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Preeclampsia: Introduction, Causes, Risk Factors And Treatment Options

Preeclampsia or pre-eclampsia is a pregnancy related complication characterized by raised blood pressure and evidence of impaired functioning of at least one organ. In most of the cases usually the kidneys are damaged and it is characterized by excretion of large amount of protein in the urine.In most of the cases of preeclampsia the symptoms begin to appear after 20 weeks of pregnancy and in women who had normal blood pressure previously. Preeclampsia is a medical emergency it should be managed urgently and adequately, otherwise life threatening complications may arise affecting both the mother as well as the baby. Eclampsia is a common complication seen in preeclampsia patients without treatment. In this condition other than the features of preeclampsia episodes of convulsion (seizures) may occur.
The only known treatment of preeclampsia is delivery of the baby along with the placenta.
The underlying cause responsible for preeclampsia is not known however several theories have been put forward regarding causation and pathogenesis of preeclampsia. The most popular theory regarding preeclampsia is abnormality of the placenta (the organ which supplies oxygen and nutrients to the growing baby from mother) in regard to its function, development and structure.

During early part of the pregnancy newer blood vessels are formed which are responsible for adequate supply of oxygen and nutrients to the growing baby from the mother’s body. In preeclampsia these vessels are not developed normally leading to decreased blood supply to the growing baby and also abnormal reaction towards the alien systems.There are certain common causes associated with abnormal development of these blood vessels; these are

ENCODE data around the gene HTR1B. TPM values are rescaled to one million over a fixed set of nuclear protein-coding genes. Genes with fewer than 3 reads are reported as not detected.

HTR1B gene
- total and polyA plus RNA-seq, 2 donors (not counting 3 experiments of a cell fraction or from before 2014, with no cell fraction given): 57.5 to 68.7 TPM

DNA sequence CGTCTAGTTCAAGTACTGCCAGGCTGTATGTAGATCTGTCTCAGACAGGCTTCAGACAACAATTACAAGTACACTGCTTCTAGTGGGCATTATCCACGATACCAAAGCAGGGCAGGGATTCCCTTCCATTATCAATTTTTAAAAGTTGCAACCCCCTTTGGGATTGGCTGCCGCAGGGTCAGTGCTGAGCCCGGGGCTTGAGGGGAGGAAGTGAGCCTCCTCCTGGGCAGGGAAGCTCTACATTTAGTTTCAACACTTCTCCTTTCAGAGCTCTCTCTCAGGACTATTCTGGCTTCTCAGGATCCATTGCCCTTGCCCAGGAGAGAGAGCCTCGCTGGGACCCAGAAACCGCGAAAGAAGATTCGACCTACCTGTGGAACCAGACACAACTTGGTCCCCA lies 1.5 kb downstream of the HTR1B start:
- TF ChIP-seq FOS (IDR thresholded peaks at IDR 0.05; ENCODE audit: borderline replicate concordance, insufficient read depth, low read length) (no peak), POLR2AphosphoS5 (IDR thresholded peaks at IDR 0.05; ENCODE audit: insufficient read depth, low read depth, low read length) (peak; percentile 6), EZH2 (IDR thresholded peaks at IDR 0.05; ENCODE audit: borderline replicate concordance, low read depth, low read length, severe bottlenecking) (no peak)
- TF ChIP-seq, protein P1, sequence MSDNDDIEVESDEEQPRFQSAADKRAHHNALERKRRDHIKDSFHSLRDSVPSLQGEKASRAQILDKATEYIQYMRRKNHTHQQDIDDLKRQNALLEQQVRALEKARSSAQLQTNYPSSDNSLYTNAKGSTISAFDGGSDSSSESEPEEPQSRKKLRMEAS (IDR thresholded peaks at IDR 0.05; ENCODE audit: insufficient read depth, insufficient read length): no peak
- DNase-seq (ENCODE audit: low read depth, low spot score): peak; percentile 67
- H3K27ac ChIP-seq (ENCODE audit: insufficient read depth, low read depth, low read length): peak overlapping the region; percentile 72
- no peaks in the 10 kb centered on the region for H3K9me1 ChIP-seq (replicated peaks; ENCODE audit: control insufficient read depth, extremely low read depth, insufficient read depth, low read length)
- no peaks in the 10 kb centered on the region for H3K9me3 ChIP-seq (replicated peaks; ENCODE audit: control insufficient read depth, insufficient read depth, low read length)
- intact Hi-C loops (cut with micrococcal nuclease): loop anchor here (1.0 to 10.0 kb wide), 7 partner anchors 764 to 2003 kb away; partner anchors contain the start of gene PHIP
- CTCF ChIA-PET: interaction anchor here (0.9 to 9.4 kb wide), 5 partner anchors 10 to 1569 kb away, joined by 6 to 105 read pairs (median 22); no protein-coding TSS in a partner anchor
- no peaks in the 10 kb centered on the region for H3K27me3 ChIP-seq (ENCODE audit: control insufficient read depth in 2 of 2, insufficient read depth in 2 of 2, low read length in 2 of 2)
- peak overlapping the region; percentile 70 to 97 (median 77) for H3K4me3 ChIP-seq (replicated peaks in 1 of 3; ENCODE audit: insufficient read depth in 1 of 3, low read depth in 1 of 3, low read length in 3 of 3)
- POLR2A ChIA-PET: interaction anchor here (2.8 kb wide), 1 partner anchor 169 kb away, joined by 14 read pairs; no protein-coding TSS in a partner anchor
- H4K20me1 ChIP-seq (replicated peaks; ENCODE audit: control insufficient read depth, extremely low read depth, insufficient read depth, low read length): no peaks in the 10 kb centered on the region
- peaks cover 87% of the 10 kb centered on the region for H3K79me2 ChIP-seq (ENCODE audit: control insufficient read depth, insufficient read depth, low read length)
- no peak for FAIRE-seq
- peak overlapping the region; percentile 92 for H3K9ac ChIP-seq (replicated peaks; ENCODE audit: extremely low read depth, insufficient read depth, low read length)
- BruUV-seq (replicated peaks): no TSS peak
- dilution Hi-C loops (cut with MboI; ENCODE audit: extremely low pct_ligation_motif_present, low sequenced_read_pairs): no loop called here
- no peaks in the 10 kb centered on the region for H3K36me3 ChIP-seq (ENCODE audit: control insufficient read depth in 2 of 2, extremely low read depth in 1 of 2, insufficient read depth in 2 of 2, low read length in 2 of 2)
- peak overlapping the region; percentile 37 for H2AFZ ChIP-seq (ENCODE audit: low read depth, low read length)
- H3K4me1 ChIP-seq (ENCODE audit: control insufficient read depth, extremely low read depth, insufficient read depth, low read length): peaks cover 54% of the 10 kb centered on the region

1) Poor blood supply to the uterus
2) Impaired immune system
3) Having certain genes
4) Damaged blood supplying.
Other than this most commonly appreciated causative causes there are immunological,hematological,environmental,etc. Also including preeclampsia, there are three other high blood pressure related conditions in pregnancy are characterized by
a) Chronic high blood pressure along with preeclampsia
b) Chronic hypertension: this is characterized by raised blood pressure usually before birth and 20 weeks of pregnancy.
c) Gestational hypertension: characterized by raised blood pressure with no symptoms of kidney damage and occurring usually after 20 weeks.
Common risk factors associated with preeclampsia are
1) Family history or past history of preeclampsia
2) First pregnancy
3) Having a new partner during different marriages and pregnancy
4) Age above 40 years
5) Excessive body weight
6) Multiple preganancy like having twins or triplets
7) Gap between two consecutive pregnancy: Usually it is seen that if the gap between two consecutive pregnancy is less than 2 years or more than 20 years.
8) Associated medical conditions: there are several conditions which may increase the risk of high plod, These are diabetes (both type 1 and type 2), impaired kidney function, migraine etc
The mainstay of treatment of preeclampsia is delivery of the baby. Delivery should be done as early as possible as there are increased risk of episodes of convulsion, stroke, bleeding etc, however if detected earlier, delivery of the baby might not be the best for the baby.
Commonly used drugs for preeclampsia are
a) Blood pressure lowering agents: As the blood pressure is raised beyond 140/90 mm of Hg.
b) Corticosteroids: these drugs are used in severe cases of preeclampsia and HELLP syndrome.
c) Anti epileptic drugs are used to prevent and treat episodes of convulsion. The most commonly used drug is magnesium sulfate.
Adequate resting is important along with hospitalization to monitor mother and baby’s health regularly.Preeclampsia diagnosed at or near the end of the term is managed by induction of labor by putting drugs or by Caesarean section.

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